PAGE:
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Toxicity of radical radiotherapy with or without chemotherapy in HIV positive and negative women treated for locally advanced cervical cancer

Jun 22, 2017, 10:45 AM


Joseph Brown Mugambe Kigula (Mulago National Referral Hospital)


Introduction WHO has reported 85% of cervical cancers occurring in low resource settings. It is the commonest cancer in women in many regions worst hit by the HIV/AIDS. Combined chemotherapy and radiotherapy (CRT) is the standard of care for women with cervical cancer in the developed world but the gains from CRT come at the cost of increased toxicity. Only a few data is available regarding the toxicity of radiotherapy (RT) in HIV positive (HIV+) women with cervical cancer who are treated in a low resource setting. We designed a prospective case-control study comparing the acute toxicity of CRT versus RT alone in HIV+ve and HIV negative (HIV-ve) women receiving curative treatment for cervical cancer. Material and Methods Women attending the Mulago Hospital RT department receiving radical RT for FIGO stage IIB to IVA cervical cancer using a telecobalt unit with dose of 46 – 50 Gy delivered to the pelvis followed by a single brachytherapy (BCT) fraction using a caesium source of a single 25 – 30 Gy fraction (≠) were recruited. Eligible women for chemotherapy were treated with cisplatin at 40mg / m2 once weekly during external beam RT. The primary end point was the rate of grade 3 / 4 toxicity. Chi-square test, the independent samples t-test and the Mann-Whitney U test with the Logistic regression analysis were used as appropriate. Statistical analyses were carried out using SPSS version 18. The trial was approved by the local ethics committee. Results 189 patients were recruited. 119 (63%) patients were HIV-ve, 70 (37%) patients were HIV+ve. 99% of HIV-ve women were treated with 50 Gy/25≠. 45% of HIV+ve women receiving RT only and 19% of HIV+ve women receiving CRT were prescribed 50 Gy/25≠. The majority of HIV+ve women were treated with 46 Gy/23≠. BCT data were collected in 159 (84%) cases. Of these, 147 (92%) were treated with a single 25 – 30 Gy fractions. 95% of women receiving 46 Gy to the pelvis were treated with the higher BCT dose of 30 Gy. The HIV+ve group were more than ten years younger than HIV-ve participants (p < 0.0005) and had less advanced disease (p = 0.003). 44 of 70 (63%) HIV+ve women received 46 Gy/23 fractions, while HIV-ve women were almost all treated with 50 Gy/ 25 fractions (p < 0.0005). Grade 3 toxicity scores according to HIV status. HIV+ve patients were more likely to experience grade 3 skin toxicity (p<0.0005) and WBC toxicity (p= 0.019). More women treated with CRT experienced a break in treatment due to toxicity ( though not statistically significant). Logistic regression suggests HIV+ve women were 25 times more likely to experience a grade 3 skin reaction (95% CI 2.7 – 234). Grade 3 WBC toxicity due to CRT was more evident in HIV-ve (23% vs to 4% for RT alone) compared to HIV+ve women (27% vs 21%) probably because toxicity to RT was already much higher than in the HIV-ve women. Grade 3 GIT and GUT toxicities were not common. Conclusion: In our limited resource setting, grade 3 toxicity was more common in HIV+ve women than HIV-ve women treated either with RT alone or CRT. The use of CRT in a low resource setting especially in women with HIV infection warrants careful consideration if optimal therapeutic balance is to be achieved as resources required for optimal monitoring and treatment of the CRT side effects may be lacking and as RT alone is an effective treatment offering reasonable outcomes. Optimizing RT treatment is arguably a more valuable intervention in this setting.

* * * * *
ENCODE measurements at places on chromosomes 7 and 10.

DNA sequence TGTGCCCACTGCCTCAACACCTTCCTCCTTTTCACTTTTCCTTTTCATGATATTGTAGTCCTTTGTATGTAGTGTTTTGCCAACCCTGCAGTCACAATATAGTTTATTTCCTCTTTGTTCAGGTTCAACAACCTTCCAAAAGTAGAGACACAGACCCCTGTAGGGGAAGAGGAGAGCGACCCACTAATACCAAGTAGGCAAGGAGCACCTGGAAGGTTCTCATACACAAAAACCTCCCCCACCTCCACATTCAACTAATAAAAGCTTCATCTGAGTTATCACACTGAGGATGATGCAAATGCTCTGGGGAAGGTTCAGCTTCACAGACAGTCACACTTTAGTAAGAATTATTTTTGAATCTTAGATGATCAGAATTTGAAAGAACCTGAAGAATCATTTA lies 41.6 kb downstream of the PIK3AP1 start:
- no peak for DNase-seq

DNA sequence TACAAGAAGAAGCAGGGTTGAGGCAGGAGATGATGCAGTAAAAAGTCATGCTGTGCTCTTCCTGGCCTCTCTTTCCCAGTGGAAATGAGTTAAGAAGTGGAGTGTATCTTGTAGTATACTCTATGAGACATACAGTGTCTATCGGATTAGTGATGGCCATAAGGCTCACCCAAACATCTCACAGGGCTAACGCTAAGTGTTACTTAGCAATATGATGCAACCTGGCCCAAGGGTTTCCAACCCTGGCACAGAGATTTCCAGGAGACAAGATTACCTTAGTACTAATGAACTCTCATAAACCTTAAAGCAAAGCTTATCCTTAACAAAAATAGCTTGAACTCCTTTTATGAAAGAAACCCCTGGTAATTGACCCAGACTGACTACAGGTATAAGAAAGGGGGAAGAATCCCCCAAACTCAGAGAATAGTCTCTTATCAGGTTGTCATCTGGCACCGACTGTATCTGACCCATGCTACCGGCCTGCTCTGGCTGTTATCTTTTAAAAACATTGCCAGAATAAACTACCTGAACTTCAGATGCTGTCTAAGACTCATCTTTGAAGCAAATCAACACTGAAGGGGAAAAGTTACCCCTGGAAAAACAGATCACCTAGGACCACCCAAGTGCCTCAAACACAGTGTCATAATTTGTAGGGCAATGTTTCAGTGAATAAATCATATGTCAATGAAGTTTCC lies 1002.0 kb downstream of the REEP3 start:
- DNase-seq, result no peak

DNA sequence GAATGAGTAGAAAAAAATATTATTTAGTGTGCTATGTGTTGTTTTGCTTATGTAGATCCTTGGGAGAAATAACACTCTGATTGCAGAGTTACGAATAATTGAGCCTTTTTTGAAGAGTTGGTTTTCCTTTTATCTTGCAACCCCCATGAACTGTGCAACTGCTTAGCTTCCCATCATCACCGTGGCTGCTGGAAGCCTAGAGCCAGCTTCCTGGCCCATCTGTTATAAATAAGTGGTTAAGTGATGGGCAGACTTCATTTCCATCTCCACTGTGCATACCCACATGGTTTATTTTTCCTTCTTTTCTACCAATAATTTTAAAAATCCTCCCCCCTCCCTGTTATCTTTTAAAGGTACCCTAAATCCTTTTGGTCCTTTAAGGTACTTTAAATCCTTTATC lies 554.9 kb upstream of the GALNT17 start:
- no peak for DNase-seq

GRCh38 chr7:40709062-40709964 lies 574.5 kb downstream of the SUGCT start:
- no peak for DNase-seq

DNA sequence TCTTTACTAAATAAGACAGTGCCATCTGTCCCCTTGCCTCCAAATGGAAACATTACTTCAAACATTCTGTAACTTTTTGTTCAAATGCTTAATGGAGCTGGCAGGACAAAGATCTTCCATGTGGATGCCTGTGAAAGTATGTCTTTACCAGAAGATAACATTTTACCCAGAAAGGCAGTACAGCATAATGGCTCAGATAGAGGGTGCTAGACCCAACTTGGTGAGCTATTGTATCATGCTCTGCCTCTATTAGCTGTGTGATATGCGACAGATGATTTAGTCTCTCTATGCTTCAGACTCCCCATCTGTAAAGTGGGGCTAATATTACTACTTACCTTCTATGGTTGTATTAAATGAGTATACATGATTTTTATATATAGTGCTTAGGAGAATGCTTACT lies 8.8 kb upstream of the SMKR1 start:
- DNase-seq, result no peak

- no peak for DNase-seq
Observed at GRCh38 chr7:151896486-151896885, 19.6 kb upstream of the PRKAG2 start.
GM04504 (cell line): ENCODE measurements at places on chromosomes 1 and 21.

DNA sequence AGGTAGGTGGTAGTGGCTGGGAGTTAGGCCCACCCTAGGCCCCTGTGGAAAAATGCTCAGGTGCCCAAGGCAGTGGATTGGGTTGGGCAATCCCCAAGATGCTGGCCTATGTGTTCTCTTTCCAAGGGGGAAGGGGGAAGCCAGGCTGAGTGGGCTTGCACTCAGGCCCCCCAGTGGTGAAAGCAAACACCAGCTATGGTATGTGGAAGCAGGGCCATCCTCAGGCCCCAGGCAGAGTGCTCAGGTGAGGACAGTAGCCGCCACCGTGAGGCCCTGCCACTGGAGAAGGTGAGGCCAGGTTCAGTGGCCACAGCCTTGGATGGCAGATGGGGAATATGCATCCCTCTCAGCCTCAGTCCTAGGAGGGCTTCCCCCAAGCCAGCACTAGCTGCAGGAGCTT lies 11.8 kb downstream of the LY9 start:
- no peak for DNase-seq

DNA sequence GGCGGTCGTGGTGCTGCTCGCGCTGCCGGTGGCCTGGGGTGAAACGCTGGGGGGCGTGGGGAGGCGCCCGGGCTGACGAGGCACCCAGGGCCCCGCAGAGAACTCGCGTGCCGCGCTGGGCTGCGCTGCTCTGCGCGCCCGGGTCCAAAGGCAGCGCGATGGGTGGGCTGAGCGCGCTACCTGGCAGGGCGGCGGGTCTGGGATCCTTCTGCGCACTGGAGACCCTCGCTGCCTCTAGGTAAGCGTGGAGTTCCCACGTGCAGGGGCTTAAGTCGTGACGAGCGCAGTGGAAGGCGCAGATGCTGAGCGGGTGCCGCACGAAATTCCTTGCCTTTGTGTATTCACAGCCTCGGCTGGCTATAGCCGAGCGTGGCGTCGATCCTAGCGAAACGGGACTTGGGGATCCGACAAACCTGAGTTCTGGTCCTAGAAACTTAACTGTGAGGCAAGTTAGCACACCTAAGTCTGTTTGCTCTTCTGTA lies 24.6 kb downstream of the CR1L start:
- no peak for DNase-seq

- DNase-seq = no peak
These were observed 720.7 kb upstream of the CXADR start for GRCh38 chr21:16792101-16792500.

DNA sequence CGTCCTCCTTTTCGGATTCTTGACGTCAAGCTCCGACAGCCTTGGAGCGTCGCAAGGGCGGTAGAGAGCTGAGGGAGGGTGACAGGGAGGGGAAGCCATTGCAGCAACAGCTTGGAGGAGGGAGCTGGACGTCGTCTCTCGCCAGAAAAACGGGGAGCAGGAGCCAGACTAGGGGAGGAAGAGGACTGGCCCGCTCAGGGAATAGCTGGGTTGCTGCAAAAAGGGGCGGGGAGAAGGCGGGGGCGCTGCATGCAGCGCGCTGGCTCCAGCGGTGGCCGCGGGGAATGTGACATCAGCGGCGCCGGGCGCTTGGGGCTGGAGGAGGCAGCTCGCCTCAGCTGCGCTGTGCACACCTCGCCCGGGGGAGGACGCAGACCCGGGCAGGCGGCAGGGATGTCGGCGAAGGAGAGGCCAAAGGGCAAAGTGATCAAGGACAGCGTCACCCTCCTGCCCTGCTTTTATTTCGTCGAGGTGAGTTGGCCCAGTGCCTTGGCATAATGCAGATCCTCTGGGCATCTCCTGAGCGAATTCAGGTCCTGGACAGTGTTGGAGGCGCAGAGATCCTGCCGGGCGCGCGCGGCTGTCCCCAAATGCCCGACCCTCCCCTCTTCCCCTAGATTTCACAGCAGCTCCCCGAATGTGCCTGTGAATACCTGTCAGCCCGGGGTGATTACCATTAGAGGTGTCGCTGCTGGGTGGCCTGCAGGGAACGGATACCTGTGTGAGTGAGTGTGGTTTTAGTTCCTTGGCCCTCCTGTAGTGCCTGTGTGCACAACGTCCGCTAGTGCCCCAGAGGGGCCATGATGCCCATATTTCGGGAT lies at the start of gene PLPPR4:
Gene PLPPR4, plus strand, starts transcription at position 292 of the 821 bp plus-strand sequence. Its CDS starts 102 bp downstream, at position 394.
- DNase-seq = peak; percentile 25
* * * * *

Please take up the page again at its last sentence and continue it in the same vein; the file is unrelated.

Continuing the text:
Country Uganda
Institution Mulago National Referral Hospital

Primary author

Orla McArdle (St. Luke’s Hospital, Rathgar, Dublin 6, Ireland)


Joseph Brown Mugambe Kigula (Mulago National Referral Hospital) Mary Dunne (St. Luke’s Hospital, Rathgar, Dublin 6, Ireland)

Presentation materials